Tim Burke confronts his inner demons with his found object art 

Soul-searching in the dumpster

On Sept. 18, artist Tim Burke suffered a fire at his studio — apparently part of the wave of arsons that swept through Detroit's Heidelberg Street in the past year. Dubbed the Detroit Industrial Gallery, this is where Burke has worked for the past 14 years, and where he stores treasures accumulated from 25 years of picking through the city.

"I had thousands of dollars' worth of stuff in the house," Burke says, among them blueprints from city buildings, a crucifix from St. Matthew's Church, terra cotta pieces from the demolished Hudson building, and pieces recovered from Gratiot Central Market, Cass Tech High School, and Riviera Theatre — "tons of stuff," he explains.

"The idea is to repurpose it all," he says of his habit. "Whether or not I get to that ... well, I have two lifetimes of stuff!"

For Burke, it's not just about uncovering treasures from the past. Burke says he faces his inner demons from the items he finds in the trash, which often have what he says are uncanny connections to his life.

One such example came after Burke attended an Alcoholics Anonymous meeting (Burke says he's been sober for 29 years). "I had the blues," he says. "I had the wrong reasons for going to the meeting — there was this beautiful blond lady at the meeting. She ends up telling me she doesn't like me like that. So I leave the meeting, I'm all depressed, and I say a prayer — 'God, help me get on the right track.'"

Burke stopped by a dumpster outside Royal Oak Flea Market and found a variety of curios, such as a velvet painting of a bull and a cow with the initials "D.B." (Burke is a Taurus; the person who got him involved with the flea market shared the initials D.B.). He also found some 78 records from the '40s with the name "J. Burke" (his uncle was Joe Burke, a "Cass Corridor alcoholic" who tended bar at the Old Miami).

Burke then called up his estranged uncle and asked him to get sandwiches in Eastern Market. Two months later, Uncle Joe died.

"It's about review, and where I am," Burke says. "It's about trying to learn to stop judging, and be here, be in the moment. It takes a lot to get present. To get present, I have to deal with all the resentment, all the hurts, and hurts I've done to others in the path and clean that shit up and try the best that I can to be in the now, right now."

Creating art, Burke says, is a way of confronting these unresolved issues. Burke says he took to art as a kid, but "the drinks and drugs interrupted that," describing his youth as being "a street hoodlum." After a brief stint in the Army at the end of the '70s, he got back into making art. His father was an artist, a Wayne State-educated painter and sculptor, and Burke's therapist, Ted Church, was big on using art as therapy.

Burke took things to the next level with a welding class in 1990. "I had all these ideas, all these images in my head that I wanted to weld up," he says. "I told the teacher I didn't want to be a welder per se — too much technical shit. He said, 'just pass the safety test, and then you have free rein of the lab.'"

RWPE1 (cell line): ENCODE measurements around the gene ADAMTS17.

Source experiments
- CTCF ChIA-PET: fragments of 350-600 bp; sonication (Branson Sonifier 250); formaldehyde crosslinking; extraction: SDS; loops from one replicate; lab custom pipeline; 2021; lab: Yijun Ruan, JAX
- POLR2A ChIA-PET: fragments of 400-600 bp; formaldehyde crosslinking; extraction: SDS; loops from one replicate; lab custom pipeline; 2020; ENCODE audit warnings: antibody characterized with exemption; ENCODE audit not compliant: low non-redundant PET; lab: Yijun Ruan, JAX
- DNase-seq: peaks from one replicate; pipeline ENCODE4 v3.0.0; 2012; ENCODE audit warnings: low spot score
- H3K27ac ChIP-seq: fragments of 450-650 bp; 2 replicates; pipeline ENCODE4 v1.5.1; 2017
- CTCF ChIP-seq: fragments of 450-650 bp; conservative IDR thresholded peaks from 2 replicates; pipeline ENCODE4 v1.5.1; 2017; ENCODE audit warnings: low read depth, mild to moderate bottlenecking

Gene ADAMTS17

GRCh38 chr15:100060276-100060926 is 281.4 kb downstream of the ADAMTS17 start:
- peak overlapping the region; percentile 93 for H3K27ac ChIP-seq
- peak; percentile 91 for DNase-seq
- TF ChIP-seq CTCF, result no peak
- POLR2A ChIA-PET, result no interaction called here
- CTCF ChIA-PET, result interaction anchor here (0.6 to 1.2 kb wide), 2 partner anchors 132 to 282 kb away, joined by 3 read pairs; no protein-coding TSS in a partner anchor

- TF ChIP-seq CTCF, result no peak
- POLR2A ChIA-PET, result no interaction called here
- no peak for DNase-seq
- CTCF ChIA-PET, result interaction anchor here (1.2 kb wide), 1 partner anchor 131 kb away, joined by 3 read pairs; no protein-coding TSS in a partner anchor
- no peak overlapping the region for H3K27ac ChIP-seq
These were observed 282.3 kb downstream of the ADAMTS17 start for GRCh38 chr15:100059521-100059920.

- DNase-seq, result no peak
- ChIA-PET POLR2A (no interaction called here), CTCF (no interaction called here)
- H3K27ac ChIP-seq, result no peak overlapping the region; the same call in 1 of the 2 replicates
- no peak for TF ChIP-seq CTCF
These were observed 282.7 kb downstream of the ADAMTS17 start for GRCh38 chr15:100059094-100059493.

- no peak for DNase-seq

The first thing Burke made was a metal creature, which can now be viewed in the garden near Lafayette Coney Island. Burke says he didn't think much of what it could mean until he showed it to Church. "He said to me, 'Tim, I want you to stand in front of this thing and tell me what it's thinking and feeling.' I'm like, 'Jesus fucking Christ, just look at the art, man!'" Burke says.

"I get in front of that iron creature and I write, 'Don't blink and don't breathe or I'll kill you.' Then I thought, 'That thing's not thinking that — it's you,'" Burke says. That's when he had a memory of a recurring nightmare he had at 10 for about three years, in which an iron man comes down the back steps of the house to kill his family. "I made up rules in the dream so that he wouldn't kill me," Burke says. "'Don't breathe and don't blink, he can't kill you.'"

Upon the revelation, Burke says he kicked his sculpture over — then hugged it, sobbing for 10 minutes. That's when Burke realized the iron man was his alcoholic stepfather, a violent drunk who broke his mother's nose and once fired a shotgun through the front door.

Burke says he watched The Wizard of Oz the night of the shotgun incident, which was the origin of the iron man creature from his dream. "The Tin Man — it's an archetypal image for macho men," he explains. "If the Tin Man cried, Dorothy would oil him up. Dorothy is in every man — it's the kind, nurturing female aspect that the macho man has denied."

Burke shows us another image he's made, forged from metal — a giant bouquet of flowers made out of steel. "It's male and female, in that respect," he says.

Lately, Burke has made furniture using parts from F-18 fighter jets and Patriot missiles (he has a friend who is in the business of building them), on display at the River's Edge Gallery in Wyandotte. He's also selling jewelry at the Detroit Institute of Arts' gift shop, made from copper from buildings like the burned-down Fisher mansion in Palmer Woods.

Again, Burke says he has strange connections to many of these places. "These buildings that I've gotten into — I've been in meetings in these buildings," he says. "My mother and father worked in the Hudson's building."

He pauses to reflect, adding, "It's pieces of a broken-down city that I've put back together in a different context to build a broken-up person." — mt

The Detroit Industrial Gallery is located at 3647 Heidelberg St., Detroit; 313-742-1800; detroitindustrialgallery.com.

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